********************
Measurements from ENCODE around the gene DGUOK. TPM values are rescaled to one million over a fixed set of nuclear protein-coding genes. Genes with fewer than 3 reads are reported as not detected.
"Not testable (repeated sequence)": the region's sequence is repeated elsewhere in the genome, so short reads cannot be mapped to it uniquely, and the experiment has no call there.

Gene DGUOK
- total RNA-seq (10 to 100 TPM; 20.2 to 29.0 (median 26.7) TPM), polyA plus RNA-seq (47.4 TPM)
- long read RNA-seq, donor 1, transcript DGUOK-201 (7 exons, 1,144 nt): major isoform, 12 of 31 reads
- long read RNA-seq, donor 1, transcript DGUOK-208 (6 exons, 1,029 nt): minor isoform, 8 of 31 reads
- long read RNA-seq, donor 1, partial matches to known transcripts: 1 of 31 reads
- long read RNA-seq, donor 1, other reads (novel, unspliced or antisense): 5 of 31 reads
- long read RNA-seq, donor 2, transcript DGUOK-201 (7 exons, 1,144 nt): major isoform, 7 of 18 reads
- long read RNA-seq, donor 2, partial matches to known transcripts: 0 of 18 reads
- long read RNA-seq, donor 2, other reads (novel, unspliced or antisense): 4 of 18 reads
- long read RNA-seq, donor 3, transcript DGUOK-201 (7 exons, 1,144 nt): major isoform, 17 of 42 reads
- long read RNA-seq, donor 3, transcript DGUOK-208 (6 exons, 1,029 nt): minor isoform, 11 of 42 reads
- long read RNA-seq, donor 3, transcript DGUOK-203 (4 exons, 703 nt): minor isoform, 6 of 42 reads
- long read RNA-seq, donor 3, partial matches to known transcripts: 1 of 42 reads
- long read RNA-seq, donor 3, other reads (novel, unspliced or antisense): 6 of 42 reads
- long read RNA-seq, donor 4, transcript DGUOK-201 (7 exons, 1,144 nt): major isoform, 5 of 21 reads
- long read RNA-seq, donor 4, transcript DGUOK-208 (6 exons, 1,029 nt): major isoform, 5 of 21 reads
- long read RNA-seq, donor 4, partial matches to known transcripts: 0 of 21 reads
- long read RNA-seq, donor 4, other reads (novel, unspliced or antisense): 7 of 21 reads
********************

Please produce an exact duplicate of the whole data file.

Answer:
Measurements from ENCODE around the gene DGUOK. TPM values are rescaled to one million over a fixed set of nuclear protein-coding genes. Genes with fewer than 3 reads are reported as not detected.
"Not testable (repeated sequence)": the region's sequence is repeated elsewhere in the genome, so short reads cannot be mapped to it uniquely, and the experiment has no call there.

Gene DGUOK
- total RNA-seq (10 to 100 TPM; 20.2 to 29.0 (median 26.7) TPM), polyA plus RNA-seq (47.4 TPM)
- long read RNA-seq, donor 1, transcript DGUOK-201 (7 exons, 1,144 nt): major isoform, 12 of 31 reads
- long read RNA-seq, donor 1, transcript DGUOK-208 (6 exons, 1,029 nt): minor isoform, 8 of 31 reads
- long read RNA-seq, donor 1, partial matches to known transcripts: 1 of 31 reads
- long read RNA-seq, donor 1, other reads (novel, unspliced or antisense): 5 of 31 reads
- long read RNA-seq, donor 2, transcript DGUOK-201 (7 exons, 1,144 nt): major isoform, 7 of 18 reads
- long read RNA-seq, donor 2, partial matches to known transcripts: 0 of 18 reads
- long read RNA-seq, donor 2, other reads (novel, unspliced or antisense): 4 of 18 reads
- long read RNA-seq, donor 3, transcript DGUOK-201 (7 exons, 1,144 nt): major isoform, 17 of 42 reads
- long read RNA-seq, donor 3, transcript DGUOK-208 (6 exons, 1,029 nt): minor isoform, 11 of 42 reads
- long read RNA-seq, donor 3, transcript DGUOK-203 (4 exons, 703 nt): minor isoform, 6 of 42 reads
- long read RNA-seq, donor 3, partial matches to known transcripts: 1 of 42 reads
- long read RNA-seq, donor 3, other reads (novel, unspliced or antisense): 6 of 42 reads
- long read RNA-seq, donor 4, transcript DGUOK-201 (7 exons, 1,144 nt): major isoform, 5 of 21 reads
- long read RNA-seq, donor 4, transcript DGUOK-208 (6 exons, 1,029 nt): major isoform, 5 of 21 reads
- long read RNA-seq, donor 4, partial matches to known transcripts: 0 of 21 reads
- long read RNA-seq, donor 4, other reads (novel, unspliced or antisense): 7 of 21 reads